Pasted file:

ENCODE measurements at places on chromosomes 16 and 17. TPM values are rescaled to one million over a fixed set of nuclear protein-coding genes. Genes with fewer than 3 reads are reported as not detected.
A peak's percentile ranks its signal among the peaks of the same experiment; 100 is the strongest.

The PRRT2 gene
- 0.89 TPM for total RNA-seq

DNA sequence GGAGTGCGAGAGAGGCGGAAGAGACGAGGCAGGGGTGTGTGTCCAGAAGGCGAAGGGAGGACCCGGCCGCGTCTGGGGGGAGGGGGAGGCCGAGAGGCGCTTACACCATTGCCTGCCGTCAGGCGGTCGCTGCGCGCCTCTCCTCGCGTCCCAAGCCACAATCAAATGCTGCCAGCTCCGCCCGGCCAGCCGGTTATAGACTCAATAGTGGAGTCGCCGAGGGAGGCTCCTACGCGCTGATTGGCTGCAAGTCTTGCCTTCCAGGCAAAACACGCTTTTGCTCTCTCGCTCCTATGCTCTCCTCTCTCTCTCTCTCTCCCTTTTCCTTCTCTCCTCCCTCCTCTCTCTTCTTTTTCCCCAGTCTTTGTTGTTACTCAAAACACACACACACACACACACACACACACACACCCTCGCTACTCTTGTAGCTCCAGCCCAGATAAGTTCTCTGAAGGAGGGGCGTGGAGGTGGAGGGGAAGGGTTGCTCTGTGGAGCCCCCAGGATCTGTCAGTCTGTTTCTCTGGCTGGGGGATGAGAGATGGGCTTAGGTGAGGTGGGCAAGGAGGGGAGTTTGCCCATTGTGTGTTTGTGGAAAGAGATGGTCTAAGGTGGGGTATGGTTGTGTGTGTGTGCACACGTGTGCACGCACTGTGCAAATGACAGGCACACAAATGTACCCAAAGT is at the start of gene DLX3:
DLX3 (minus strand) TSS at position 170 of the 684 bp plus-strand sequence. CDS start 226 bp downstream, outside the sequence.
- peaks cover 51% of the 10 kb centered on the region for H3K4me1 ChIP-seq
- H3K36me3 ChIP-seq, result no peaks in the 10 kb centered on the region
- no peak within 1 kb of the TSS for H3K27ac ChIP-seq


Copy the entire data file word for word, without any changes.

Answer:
ENCODE measurements at places on chromosomes 16 and 17. TPM values are rescaled to one million over a fixed set of nuclear protein-coding genes. Genes with fewer than 3 reads are reported as not detected.
A peak's percentile ranks its signal among the peaks of the same experiment; 100 is the strongest.

The PRRT2 gene
- 0.89 TPM for total RNA-seq

DNA sequence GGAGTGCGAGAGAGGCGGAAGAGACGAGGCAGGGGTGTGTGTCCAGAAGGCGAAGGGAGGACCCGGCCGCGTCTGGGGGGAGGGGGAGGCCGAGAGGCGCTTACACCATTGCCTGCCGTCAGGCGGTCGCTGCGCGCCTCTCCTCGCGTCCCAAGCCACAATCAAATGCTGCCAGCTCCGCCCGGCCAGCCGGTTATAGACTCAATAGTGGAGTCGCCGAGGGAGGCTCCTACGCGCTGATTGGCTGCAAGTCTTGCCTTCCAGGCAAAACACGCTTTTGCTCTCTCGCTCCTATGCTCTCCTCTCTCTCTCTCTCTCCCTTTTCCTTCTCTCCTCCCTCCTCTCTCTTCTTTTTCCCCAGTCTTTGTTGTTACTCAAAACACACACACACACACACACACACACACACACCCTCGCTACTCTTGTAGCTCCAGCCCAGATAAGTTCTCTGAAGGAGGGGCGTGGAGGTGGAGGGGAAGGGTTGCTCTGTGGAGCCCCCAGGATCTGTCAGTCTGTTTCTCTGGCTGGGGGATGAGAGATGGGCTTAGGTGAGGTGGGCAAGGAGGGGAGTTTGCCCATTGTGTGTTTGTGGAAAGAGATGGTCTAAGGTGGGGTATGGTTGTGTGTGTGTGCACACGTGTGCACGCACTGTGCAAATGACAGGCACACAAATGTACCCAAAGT is at the start of gene DLX3:
DLX3 (minus strand) TSS at position 170 of the 684 bp plus-strand sequence. CDS start 226 bp downstream, outside the sequence.
- peaks cover 51% of the 10 kb centered on the region for H3K4me1 ChIP-seq
- H3K36me3 ChIP-seq, result no peaks in the 10 kb centered on the region
- no peak within 1 kb of the TSS for H3K27ac ChIP-seq